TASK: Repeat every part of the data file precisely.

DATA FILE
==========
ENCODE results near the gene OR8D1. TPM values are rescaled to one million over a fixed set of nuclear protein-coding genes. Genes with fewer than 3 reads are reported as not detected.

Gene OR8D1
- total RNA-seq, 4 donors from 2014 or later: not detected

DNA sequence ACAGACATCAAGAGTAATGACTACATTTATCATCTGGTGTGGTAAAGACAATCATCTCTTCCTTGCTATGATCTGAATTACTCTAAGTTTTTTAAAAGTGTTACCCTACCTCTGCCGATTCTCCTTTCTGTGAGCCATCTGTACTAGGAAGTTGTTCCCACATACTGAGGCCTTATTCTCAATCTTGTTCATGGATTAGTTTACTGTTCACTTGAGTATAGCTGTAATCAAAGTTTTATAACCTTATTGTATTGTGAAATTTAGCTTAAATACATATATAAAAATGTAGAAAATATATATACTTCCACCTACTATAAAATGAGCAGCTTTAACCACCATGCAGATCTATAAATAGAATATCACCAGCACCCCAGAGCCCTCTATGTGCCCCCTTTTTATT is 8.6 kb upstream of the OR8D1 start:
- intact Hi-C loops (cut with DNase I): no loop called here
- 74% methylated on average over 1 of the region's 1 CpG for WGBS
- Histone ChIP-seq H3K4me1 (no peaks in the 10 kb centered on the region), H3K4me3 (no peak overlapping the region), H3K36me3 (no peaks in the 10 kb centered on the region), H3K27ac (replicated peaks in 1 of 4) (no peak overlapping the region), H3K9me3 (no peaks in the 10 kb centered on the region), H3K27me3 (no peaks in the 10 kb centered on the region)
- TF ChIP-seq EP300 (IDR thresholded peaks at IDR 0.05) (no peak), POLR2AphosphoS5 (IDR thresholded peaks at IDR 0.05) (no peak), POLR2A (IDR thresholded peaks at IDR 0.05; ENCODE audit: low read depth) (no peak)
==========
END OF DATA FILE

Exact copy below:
ENCODE results near the gene OR8D1. TPM values are rescaled to one million over a fixed set of nuclear protein-coding genes. Genes with fewer than 3 reads are reported as not detected.

Gene OR8D1
- total RNA-seq, 4 donors from 2014 or later: not detected

DNA sequence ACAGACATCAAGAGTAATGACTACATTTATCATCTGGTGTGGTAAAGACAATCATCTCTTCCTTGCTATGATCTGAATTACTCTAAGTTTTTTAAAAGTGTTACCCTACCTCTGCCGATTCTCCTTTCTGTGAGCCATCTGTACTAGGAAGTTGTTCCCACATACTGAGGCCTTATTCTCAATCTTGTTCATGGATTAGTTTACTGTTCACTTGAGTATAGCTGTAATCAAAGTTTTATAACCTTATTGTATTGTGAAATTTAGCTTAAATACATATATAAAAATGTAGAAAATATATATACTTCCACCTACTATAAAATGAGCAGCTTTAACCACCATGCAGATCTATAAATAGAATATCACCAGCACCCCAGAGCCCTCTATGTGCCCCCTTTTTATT is 8.6 kb upstream of the OR8D1 start:
- intact Hi-C loops (cut with DNase I): no loop called here
- 74% methylated on average over 1 of the region's 1 CpG for WGBS
- Histone ChIP-seq H3K4me1 (no peaks in the 10 kb centered on the region), H3K4me3 (no peak overlapping the region), H3K36me3 (no peaks in the 10 kb centered on the region), H3K27ac (replicated peaks in 1 of 4) (no peak overlapping the region), H3K9me3 (no peaks in the 10 kb centered on the region), H3K27me3 (no peaks in the 10 kb centered on the region)
- TF ChIP-seq EP300 (IDR thresholded peaks at IDR 0.05) (no peak), POLR2AphosphoS5 (IDR thresholded peaks at IDR 0.05) (no peak), POLR2A (IDR thresholded peaks at IDR 0.05; ENCODE audit: low read depth) (no peak)